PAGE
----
Australian banks are now rejecting business loan applications “because they are involved in the marketing and distribution of native forest products.”
Wood Central can reveal that the Bendigo and Adelaide Bank, which trades as the Bendigo Bank, “will not provide finance to projects or large scale electricity generation” in several sectors, including native forest logging and coal, coal seam gas, crude oil and natural gas.
Wood Central understands that the Bendigo Bank, Australia’s 7th largest merchant bank, is the first major institution to introduce a total ban on native forest logging as part of its “Climate Change Policy”, a move which has significant implications for the viability of hardwood logging and processing.
The decision came after relentless pressure from environmental groups, who have pushed Australia’s financial institutions to walk away from Australia’s native forest industry.
As reported last month, Australia is among the top 2 countries in the world for reforestation, driven to a large degree by the commitment by the Australian native forest industry to PEFC (through Responsible Wood) and FSC certification.
With more than 2.4 million customers and 900 branches predominantly located in Victoria, Queensland and South Australia, the Bank prides itself on being “open, honest and fair” with more than $98 billion in assets under management.
Along with the Australian Big Four Banks and Macquarie, it is a member of the global Taskforce on Natural Related Financial Disclosure (TNFD), targeting deforestation, land clearing, biodiversity, and conservation.
The TNFD is a push by the world’s largest financial institutions behind a new standard to make financial investment ‘nature positive’ – with the banks pushing the Australian GovernmentGovernment to include the new standard in the soon-to-be-released “sustainable finance” agenda.
They are demanding action on biodiversity, deforestation and land clearing as part of a general push to ensure that nature “is considered alongside financial, operational and climate risks.”
Last year, it published its “Climate-related Financial Disclosure” statement, where it has committed to “improve its climate-related knowledge and expertise” and “monitor policies and procedures” in the short term.
It comes as Westpac Corporation, Australia’s second-largest Bank by deposits, last week published its natural capital position statement, which, for the first time, sets environmental, social and governance (ESG) targets for the Bank’s loans to agriculture (dairy, beef and sheep).
It also includes “a commitment to no deforestation, which provides for no further conversion of natural forest to agricultural land use within farm systems from 31 December 2025 for customers.”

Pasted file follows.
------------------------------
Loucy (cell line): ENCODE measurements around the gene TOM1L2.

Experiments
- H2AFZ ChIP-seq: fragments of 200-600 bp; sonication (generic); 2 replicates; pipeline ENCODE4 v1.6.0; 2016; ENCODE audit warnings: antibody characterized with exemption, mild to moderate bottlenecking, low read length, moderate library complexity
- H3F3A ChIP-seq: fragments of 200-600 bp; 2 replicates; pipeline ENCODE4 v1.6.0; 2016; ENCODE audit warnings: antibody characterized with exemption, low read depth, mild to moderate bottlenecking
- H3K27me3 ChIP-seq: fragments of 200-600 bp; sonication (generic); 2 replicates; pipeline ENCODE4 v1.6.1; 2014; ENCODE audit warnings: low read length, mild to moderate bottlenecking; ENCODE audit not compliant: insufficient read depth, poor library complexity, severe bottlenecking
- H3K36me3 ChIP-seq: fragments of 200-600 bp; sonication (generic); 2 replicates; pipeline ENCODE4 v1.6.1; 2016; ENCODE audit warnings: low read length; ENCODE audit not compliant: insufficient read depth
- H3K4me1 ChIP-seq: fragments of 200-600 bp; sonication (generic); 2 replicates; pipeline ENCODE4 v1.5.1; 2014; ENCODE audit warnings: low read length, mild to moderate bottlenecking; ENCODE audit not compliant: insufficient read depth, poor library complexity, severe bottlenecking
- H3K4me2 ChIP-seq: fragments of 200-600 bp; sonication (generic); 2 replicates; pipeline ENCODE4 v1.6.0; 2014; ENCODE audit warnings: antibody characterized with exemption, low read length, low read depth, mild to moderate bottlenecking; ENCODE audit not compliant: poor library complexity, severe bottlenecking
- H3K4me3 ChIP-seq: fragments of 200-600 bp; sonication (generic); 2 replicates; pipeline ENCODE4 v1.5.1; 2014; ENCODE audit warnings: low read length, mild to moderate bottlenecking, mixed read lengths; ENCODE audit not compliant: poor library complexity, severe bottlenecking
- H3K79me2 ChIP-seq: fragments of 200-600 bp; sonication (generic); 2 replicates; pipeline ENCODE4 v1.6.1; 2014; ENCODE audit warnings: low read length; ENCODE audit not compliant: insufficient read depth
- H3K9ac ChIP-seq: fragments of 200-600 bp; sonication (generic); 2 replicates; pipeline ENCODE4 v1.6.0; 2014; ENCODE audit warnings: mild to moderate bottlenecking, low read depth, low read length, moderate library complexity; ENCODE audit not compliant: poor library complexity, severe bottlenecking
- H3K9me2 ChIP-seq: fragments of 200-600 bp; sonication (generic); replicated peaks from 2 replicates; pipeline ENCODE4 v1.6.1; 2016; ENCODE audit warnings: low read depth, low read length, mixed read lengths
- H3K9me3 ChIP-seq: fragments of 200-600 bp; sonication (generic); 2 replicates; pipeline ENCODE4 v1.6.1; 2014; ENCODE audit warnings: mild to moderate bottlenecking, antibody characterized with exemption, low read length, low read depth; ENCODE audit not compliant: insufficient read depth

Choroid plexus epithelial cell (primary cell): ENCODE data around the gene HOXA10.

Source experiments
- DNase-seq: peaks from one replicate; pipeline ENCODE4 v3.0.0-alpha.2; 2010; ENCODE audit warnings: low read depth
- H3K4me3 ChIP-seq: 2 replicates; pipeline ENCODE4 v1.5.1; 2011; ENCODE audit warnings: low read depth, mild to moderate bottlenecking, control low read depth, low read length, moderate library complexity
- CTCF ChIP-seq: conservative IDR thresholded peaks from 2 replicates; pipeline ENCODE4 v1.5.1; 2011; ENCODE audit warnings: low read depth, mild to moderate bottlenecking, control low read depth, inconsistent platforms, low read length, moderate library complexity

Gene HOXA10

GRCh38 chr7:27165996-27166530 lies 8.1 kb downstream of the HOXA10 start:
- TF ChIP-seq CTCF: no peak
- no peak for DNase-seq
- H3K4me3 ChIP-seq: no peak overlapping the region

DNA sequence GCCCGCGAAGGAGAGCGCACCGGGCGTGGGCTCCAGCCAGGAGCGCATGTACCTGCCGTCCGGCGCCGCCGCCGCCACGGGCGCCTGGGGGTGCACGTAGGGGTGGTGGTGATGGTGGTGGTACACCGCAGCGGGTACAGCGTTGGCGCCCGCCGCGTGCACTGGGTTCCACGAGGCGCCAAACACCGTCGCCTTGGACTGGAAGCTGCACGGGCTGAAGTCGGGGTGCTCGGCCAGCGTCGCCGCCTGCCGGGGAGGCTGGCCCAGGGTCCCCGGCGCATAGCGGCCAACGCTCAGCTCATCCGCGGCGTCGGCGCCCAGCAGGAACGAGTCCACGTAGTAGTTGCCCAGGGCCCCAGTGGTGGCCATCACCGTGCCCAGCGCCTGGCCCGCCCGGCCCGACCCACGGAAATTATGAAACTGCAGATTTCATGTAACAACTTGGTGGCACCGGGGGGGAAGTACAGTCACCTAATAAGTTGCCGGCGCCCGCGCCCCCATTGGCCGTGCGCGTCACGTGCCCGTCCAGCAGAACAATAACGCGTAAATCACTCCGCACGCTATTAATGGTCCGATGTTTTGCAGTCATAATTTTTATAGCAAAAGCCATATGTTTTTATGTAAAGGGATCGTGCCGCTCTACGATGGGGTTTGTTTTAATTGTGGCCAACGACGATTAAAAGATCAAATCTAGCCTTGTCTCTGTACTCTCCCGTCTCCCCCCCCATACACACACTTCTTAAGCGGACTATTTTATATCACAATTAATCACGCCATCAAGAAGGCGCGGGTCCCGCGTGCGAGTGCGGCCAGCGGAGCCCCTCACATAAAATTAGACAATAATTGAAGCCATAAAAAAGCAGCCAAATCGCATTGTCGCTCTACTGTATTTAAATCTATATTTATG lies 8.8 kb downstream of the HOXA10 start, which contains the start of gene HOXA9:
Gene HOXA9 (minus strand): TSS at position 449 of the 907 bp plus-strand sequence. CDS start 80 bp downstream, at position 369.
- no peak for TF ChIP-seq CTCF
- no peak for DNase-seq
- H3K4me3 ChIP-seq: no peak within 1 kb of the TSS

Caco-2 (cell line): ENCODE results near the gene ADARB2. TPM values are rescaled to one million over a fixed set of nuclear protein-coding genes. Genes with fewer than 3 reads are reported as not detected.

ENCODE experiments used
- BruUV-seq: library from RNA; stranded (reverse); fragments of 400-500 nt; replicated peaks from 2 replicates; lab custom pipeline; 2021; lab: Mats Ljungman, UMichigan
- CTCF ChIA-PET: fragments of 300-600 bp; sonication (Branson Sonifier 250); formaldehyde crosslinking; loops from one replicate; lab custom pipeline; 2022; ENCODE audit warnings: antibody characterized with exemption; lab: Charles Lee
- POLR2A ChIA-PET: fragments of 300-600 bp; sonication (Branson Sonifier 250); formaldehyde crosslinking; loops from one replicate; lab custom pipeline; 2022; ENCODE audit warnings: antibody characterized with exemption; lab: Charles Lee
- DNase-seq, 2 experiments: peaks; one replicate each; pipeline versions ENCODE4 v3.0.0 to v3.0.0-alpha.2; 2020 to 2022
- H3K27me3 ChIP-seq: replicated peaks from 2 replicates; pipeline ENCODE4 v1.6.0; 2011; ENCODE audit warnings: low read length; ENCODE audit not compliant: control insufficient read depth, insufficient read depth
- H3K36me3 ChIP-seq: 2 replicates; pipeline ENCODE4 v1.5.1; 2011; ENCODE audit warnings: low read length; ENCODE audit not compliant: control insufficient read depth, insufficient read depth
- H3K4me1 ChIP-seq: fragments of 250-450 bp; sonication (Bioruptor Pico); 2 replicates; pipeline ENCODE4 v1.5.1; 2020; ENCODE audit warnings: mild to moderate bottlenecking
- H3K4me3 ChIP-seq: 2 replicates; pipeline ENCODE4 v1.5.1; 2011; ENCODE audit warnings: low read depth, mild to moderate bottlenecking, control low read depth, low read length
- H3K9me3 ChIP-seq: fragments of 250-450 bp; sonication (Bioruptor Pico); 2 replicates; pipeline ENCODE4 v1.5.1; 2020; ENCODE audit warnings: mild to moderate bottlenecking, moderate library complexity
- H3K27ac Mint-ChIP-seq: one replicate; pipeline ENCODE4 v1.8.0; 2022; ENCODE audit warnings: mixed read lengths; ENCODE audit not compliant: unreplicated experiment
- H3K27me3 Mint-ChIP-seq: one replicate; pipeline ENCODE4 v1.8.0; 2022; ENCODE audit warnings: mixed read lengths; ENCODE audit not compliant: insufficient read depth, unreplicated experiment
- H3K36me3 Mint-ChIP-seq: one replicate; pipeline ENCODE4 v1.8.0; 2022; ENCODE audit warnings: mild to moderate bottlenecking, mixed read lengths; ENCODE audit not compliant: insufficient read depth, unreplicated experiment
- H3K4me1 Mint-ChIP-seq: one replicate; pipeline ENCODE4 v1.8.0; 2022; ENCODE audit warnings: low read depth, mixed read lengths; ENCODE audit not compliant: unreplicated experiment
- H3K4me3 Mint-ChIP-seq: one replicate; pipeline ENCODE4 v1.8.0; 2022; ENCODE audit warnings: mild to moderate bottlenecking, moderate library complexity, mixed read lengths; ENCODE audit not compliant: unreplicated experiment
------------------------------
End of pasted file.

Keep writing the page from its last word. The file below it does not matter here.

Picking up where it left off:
Under the policy, Westpac is committed to “achieve a balance between deforestation and restoration of natural forests,” with an “aim of seeing the area of natural forested land remain stable or increase over time.”
“While we ultimately want to see no clearing of individual forests,” the policy states, “where that is not possible (for example, for building housing or infrastructure), we aim to work with customers to balance these impacts via conservation or reforestation initiatives.”
Global banks are under mounting pressure to clamp down on corruption and money laundering connected to the worldwide trafficking of tropical hardwood timbers.
Yesterday, Wood Central revealed that the UN Office on Drugs and Crime has noted “an alarming increase” in timber trafficking connected to drug trafficking and corruption.
Last week, Wood Central explored “China’s Manufacturing Black Box”, which has seen the Chinese exploit its Belt and Road partnerships to export millions of manufactured timber products via ‘bad actors’ in the African Basin.
However, illegal forest activity is rampant in Latin America, the Asia Pacific region and Southeast Asia – with concerns that Australian-based hardwood timbers are being substituted with imported timbers to meet surging demand.
“The illegal timber trade is a complex issue, often involving multiple actors in multiple countries,” according to the UN Office on Drugs and Crime.
“Illegal activities can occur at all stages in the timber supply chain and range in complexity from local illegal harvesting to international and highly organised criminal syndicates with established commercial supply chains.”
Because timber has complicated supply chains, especially wood-based cabinets, flooring, weather-resistant decks, and wooden furniture, consumers need help tracing where wood comes from and whether it is legal.
“In many instances, these products are made of tropical wood that presents desirable colours, grains, and durability and are in the vast majority of cases sourced outside of the country,” according to a report by the Environmental Investigation Agency.
Under Australian law, banks and financial institutions operating in the country must comply with the Anti-Money Laundering and Counter-Terrorism Financing Act 2006 (AML/CTF Act), with the Australian GovernmentGovernment looking to expand powers to crack down on dirty money.
According to the Government, significant legal gaps and vulnerabilities have made Australia an increasingly attractive destination for laundering illicit cash, with a 2016 Task Force warning that large amounts of money are “suspected to be laundered out of China into the Australian real estate market through Australia’s banking system”.
How much of that is connected to Chinese timber trafficked from PNG, the Solomon Islands, and the Congo (China’s top three markets for hardwood imports) remains unknown.